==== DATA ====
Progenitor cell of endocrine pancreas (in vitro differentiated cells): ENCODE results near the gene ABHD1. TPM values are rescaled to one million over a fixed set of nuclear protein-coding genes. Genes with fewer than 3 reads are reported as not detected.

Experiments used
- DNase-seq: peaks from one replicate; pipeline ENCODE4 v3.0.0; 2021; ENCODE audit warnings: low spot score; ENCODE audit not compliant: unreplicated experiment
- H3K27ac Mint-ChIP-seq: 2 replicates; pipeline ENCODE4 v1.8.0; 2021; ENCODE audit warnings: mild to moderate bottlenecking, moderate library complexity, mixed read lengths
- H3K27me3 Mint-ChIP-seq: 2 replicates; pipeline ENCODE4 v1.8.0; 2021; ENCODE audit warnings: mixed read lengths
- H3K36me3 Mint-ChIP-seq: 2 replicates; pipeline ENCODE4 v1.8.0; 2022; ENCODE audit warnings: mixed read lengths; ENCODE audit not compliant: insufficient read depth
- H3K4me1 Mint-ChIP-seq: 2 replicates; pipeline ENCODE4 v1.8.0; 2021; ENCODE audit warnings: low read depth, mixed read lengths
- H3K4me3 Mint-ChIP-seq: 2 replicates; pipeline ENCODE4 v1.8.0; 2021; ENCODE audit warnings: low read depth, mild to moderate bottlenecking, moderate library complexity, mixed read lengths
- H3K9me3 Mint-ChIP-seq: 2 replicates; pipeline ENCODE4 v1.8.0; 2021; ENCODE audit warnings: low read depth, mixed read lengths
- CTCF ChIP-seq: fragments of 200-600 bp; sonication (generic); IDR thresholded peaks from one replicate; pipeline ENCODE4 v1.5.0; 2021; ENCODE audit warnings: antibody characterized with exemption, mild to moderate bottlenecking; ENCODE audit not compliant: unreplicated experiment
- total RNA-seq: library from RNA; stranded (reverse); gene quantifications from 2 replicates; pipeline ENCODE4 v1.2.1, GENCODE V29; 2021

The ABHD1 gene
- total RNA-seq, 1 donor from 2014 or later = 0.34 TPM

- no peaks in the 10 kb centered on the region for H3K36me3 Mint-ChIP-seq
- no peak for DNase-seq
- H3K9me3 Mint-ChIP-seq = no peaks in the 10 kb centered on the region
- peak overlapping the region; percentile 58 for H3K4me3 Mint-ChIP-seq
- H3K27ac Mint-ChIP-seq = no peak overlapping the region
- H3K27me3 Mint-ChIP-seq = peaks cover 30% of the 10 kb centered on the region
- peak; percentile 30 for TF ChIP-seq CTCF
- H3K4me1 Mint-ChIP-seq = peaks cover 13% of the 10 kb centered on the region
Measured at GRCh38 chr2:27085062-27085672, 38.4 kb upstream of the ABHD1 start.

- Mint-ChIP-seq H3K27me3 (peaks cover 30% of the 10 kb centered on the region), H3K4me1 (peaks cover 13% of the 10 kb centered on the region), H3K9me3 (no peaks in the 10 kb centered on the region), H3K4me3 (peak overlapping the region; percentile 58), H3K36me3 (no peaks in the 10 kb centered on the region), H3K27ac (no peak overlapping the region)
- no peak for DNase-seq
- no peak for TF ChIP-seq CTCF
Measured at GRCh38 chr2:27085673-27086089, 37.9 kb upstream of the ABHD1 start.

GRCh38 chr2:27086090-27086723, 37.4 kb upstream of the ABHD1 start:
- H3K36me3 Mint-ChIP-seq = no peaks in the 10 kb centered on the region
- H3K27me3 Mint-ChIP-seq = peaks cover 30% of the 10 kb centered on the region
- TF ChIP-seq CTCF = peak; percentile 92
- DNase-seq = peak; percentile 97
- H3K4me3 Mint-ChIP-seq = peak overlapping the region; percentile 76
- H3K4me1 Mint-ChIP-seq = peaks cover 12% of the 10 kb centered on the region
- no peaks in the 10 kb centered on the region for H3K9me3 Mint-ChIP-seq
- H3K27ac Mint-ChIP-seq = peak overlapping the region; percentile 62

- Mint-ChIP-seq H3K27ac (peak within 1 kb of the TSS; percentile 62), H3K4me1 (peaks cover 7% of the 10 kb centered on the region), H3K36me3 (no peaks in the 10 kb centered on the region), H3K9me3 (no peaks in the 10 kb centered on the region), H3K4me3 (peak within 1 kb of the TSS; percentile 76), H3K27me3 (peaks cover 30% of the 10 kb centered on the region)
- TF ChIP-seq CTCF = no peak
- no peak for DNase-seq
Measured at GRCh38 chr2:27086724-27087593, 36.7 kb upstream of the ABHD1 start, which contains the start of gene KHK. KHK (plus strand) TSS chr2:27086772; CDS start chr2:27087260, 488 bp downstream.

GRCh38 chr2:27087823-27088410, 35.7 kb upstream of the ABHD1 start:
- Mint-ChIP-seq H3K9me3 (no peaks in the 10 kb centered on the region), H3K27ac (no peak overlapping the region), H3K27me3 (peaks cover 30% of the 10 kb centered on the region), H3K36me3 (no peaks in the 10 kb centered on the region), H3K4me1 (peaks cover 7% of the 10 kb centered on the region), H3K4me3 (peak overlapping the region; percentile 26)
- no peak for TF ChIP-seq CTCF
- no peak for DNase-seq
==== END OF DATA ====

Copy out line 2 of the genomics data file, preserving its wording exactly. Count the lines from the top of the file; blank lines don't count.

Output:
Experiments used